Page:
Uncanny X-Men #11 (LGY: #630)

Writer: Matthew Rosenberg
Artists: Salvador Larroca, John McCrea (“Wolverine Returns”), Juanan Ramirez (“The Last Blindfold Story”)
Colorists: Rachelle Rosenberg (Main Story, “The Last Blindfold Story”), Mike Spicer (“Wolverine Returns”)
Letterer: VC’s Joe Caramanga
Cover Artists: Salvador Larroca, Rachelle Rosenberg
Publisher: Marvel Comics

Review by Nico Sprezzatura

After the events of “Disassembled,” the X-Men are presumed to be dead — or most of them, anyway. We learned in last month’s Uncanny X-Men Annual that Cyclops recently came back from the dead thanks to the time-hopping (Kid) Cable, and, in this week’s Uncanny X-Men #11, it seems Scott Summers is ready to make his return known to the world. And he’s not the only recently revived X-Man to make a comeback, either…

Marvel is taking an interesting approach with this new era of X-Men comics. After the aforementioned “Disassembled,” which ran for ten consecutive weeks with an expanded creative team, Marvel spun that story off into two separate branches — the Age of X-Man crossover event (more on that in a bit), and the continuing adventures of Uncanny X-Men, now with a consolidated creative team and a new focus.

Age of X-Man, which started last week, is something of a cross between classic storylines The Fall of the Mutants and Age of Apocalypse. Although it seemed like the X-Men all died at the end of “Disassembled,” what really happened was this: Nate Grey — yet another version of Cable — transported them into a utopian alternate timeline where mutants reign supreme, and none of them remember their true selves from the mainstream Marvel universe.

But little did Nate Grey know, he didn’t transfer all of the X-Men to this new reality, and that’s what Matthew Rosenberg (co-writer of “Disassembled”) is dealing with in his new run of Uncanny X-Men. Scott Summers infamously died in the lead-up to Inhumans vs. X-Men a little over two years ago, but he was revealed to be alive once again in the final issue of last year’s Extermination. After biding his time in the background with (Kid) Cable, the apparent death of his surrogate family has prompted him to come out of the shadows and lead their decimated ranks in the face of increased anti-mutant sentiment. And he’s not alone! As if by fate (read: editorial mandate), Wolverine — who Scott famously clashed with in Schism — is also back and kicking around in the Marvel Universe. With a few more X-Stragglers in tow (e.g. Multiple Man), it’s up to them to protect mutant-kind, or else they risk really losing it all this time.

Rosenberg is something of an X-Men veteran at this point, with prior runs on Astonishing and Multiple Man, and he clearly has a reverent understanding of these characters and their history. The issue begins with Cyclops stating that “every X-Men story is the same,” and while it sounds like a criticism of the cyclical nature of longform storytelling, it does ring true for the X-Men especially. No matter how often things seem to be on the up for them, it always comes crashing back down, but never quite like this. The post-“Disassembled” world of the X-Men bears a striking resemblance to that of the HBO series The Leftovers (or even this summer’s Avengers: Endgame), and it’s a really intriguing angle to explore.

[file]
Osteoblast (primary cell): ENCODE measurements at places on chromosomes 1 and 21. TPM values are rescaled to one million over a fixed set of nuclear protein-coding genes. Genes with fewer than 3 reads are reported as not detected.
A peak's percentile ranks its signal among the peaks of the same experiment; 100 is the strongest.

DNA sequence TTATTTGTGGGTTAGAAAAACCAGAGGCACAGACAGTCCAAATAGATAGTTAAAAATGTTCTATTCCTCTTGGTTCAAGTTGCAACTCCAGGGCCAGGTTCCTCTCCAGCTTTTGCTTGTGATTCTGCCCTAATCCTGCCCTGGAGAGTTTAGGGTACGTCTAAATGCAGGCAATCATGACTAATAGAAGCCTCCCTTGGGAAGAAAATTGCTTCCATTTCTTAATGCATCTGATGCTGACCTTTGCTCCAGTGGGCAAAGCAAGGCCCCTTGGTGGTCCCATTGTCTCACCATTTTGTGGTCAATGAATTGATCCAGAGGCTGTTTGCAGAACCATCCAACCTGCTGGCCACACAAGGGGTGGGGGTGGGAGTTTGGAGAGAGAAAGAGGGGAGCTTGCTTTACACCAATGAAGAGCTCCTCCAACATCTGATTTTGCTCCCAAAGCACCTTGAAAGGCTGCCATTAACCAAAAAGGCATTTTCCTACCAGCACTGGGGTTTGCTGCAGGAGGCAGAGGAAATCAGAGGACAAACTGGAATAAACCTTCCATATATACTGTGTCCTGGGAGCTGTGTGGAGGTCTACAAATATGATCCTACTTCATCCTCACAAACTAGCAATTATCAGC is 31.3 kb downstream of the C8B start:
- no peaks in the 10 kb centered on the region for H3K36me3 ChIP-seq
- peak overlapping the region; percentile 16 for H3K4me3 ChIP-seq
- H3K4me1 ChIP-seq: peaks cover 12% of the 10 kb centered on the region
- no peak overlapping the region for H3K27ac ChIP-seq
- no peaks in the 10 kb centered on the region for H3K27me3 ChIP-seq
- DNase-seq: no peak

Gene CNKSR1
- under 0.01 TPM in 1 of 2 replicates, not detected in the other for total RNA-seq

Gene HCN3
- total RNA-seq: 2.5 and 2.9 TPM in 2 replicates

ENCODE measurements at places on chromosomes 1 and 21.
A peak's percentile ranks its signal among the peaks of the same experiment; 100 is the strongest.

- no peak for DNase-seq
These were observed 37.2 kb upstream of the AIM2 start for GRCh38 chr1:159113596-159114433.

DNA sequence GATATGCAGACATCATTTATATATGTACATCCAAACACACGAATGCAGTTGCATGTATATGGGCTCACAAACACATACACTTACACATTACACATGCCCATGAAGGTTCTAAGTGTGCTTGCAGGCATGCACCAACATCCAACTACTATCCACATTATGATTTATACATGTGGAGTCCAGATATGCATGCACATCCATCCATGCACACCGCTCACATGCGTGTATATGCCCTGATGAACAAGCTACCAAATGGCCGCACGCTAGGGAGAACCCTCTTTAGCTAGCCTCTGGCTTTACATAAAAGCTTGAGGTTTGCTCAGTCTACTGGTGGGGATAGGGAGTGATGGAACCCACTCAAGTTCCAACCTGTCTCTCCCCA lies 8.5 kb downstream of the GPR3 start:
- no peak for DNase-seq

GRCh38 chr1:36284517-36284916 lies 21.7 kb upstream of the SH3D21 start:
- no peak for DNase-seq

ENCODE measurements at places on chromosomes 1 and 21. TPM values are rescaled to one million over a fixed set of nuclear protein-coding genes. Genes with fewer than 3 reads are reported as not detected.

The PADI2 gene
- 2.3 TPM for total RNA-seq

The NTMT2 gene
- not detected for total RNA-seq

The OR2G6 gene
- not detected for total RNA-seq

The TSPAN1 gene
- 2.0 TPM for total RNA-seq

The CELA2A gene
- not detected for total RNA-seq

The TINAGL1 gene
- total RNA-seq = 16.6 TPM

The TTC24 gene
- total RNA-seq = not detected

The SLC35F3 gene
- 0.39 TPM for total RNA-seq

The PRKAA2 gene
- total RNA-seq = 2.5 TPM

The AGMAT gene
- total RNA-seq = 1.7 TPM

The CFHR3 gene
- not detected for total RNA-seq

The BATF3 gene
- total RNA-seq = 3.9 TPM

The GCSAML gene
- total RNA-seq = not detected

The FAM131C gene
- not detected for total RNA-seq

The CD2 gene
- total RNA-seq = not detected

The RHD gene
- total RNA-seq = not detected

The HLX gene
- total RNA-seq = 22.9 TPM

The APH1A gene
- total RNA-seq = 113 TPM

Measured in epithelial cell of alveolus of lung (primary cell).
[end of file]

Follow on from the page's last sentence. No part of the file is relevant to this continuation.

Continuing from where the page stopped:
Story-wise, I don’t know how Uncanny X-Men #11 will read for those who aren’t continuity nerds or obsessively keep up with recent canon, but it looks very good. I’m not especially keen on artist Salvador Larroca’s art in general, but I really like how his overall style appears here. It’s super-detailed and realistic, which lends a lot to the story Rosenberg’s script calls for. A climatic double-page splash featuring Cyclops and Wolverine is especially well-done; as the long-awaited reunion between two iconic characters who were dead at the same time, it delivers. Colorist Rachelle Rosenberg helps give a sense of morose griminess to Larroca’s art that enhances the downbeat mood of Rosenberg’s script, as well.

At a whopping sixty pages, Uncanny X-Men #11 adds a few backup stories to justify its hefty $7.99 price tag, but I’m not totally sure either of them are necessary. The first one, “Wolverine Returns,” is mostly just a retelling of the main story from Wolverine’s perspective, which I don’t think stands on its own enough to really be required reading. “The Last Blindfold Story,” however, is a bit more substantive, following up on the titular character’s brief appearance in the main story. If the title seems ominous and foreboding, you’d be correct. I predict it’ll make quite a few people unhappy, putting it politely…

The Verdict: Check it out.

Uncanny X-Men #11 is X-Men-meets-The Leftovers, and, if the hefty $7.99 price tag doesn’t put you off, then you’re in for a somber treat.

Nico Sprezzatura
Nico Frank Sprezzatura, middle name optional. 24. Schrödinger's writer.

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